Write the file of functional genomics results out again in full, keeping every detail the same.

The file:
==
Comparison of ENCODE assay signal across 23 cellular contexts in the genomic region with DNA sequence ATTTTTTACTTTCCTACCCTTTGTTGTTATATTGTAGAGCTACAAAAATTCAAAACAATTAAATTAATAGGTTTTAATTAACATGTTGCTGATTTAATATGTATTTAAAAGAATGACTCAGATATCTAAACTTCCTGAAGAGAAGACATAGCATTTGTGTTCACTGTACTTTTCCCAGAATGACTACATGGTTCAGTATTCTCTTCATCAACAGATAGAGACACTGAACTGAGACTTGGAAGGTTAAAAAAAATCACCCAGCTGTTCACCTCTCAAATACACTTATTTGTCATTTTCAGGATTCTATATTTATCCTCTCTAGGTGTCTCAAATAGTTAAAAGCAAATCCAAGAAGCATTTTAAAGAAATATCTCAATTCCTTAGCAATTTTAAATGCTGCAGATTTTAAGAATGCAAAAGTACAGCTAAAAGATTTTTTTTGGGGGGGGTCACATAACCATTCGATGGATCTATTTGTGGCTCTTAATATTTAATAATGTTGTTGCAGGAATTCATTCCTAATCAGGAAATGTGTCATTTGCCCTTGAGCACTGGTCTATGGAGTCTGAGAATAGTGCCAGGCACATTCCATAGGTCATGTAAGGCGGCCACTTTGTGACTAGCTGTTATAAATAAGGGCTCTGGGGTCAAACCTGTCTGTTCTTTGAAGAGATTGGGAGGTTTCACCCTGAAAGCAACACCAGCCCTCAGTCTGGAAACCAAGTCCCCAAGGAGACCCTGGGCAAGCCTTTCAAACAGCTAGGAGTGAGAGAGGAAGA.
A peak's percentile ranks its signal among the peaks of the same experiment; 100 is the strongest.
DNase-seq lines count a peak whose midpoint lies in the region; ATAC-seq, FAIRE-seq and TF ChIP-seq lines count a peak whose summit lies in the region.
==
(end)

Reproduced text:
Comparison of ENCODE assay signal across 23 cellular contexts in the genomic region with DNA sequence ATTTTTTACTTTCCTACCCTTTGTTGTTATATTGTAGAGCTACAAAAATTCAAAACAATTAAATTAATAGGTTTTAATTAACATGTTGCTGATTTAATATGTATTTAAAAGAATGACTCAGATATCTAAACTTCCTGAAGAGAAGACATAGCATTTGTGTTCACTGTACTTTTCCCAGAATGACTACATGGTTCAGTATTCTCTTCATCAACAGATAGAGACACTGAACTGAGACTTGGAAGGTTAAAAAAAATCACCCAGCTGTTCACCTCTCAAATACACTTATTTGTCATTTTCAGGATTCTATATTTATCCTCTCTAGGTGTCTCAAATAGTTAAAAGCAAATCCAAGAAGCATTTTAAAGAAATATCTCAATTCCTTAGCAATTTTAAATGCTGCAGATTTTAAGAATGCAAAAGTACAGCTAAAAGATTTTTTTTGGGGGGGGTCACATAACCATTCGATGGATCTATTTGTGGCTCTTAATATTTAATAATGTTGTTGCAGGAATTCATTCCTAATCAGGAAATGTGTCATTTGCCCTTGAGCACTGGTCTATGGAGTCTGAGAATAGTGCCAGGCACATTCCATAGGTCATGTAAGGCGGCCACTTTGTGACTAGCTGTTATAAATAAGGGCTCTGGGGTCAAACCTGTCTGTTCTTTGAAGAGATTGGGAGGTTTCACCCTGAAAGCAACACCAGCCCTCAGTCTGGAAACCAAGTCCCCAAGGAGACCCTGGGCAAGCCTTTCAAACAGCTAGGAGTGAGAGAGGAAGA.
A peak's percentile ranks its signal among the peaks of the same experiment; 100 is the strongest.
DNase-seq lines count a peak whose midpoint lies in the region; ATAC-seq, FAIRE-seq and TF ChIP-seq lines count a peak whose summit lies in the region.